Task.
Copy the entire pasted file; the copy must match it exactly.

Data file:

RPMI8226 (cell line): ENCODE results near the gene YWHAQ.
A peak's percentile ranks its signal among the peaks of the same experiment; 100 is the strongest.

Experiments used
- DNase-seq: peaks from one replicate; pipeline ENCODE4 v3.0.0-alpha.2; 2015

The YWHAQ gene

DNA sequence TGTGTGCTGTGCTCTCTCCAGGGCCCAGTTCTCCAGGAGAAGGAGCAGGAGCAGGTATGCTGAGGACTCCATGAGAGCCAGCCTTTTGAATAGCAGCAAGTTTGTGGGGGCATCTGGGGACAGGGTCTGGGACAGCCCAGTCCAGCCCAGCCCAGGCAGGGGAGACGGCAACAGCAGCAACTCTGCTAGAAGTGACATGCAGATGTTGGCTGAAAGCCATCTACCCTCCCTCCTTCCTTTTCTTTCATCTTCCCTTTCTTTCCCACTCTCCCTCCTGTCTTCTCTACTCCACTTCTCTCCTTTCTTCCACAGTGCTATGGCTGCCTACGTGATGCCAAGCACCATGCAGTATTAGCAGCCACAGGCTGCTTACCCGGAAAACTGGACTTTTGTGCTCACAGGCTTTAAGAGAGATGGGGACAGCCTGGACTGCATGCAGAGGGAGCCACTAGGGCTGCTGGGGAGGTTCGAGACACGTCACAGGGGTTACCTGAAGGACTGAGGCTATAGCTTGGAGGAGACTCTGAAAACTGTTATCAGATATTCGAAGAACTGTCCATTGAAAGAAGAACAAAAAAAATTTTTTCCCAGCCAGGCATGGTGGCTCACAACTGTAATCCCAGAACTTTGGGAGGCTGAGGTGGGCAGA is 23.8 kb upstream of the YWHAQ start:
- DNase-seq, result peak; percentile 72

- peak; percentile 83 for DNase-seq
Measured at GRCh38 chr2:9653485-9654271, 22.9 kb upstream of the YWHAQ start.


RPMI8226 (cell line): ENCODE results near the gene YWHAQ.
A peak's percentile ranks its signal among the peaks of the same experiment; 100 is the strongest.

Experiments used
- DNase-seq: peaks from one replicate; pipeline ENCODE4 v3.0.0-alpha.2; 2015

The YWHAQ gene

DNA sequence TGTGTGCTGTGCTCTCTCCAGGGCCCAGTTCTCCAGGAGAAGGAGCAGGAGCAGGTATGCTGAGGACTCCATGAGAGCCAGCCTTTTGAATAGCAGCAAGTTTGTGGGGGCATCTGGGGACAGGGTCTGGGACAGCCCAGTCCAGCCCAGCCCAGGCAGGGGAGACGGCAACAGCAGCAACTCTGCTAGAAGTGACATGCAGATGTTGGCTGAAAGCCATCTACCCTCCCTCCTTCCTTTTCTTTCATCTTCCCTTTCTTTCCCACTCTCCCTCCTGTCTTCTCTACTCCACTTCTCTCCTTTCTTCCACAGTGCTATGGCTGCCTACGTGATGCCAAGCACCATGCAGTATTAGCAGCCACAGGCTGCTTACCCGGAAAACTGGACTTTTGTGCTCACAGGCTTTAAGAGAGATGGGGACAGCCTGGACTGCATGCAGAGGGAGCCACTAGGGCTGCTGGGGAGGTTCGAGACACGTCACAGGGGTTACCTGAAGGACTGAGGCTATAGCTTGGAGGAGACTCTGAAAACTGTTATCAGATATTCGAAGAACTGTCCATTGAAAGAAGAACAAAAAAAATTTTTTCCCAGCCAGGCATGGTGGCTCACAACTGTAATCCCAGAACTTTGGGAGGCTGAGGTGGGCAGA is 23.8 kb upstream of the YWHAQ start:
- DNase-seq, result peak; percentile 72

- peak; percentile 83 for DNase-seq
Measured at GRCh38 chr2:9653485-9654271, 22.9 kb upstream of the YWHAQ start.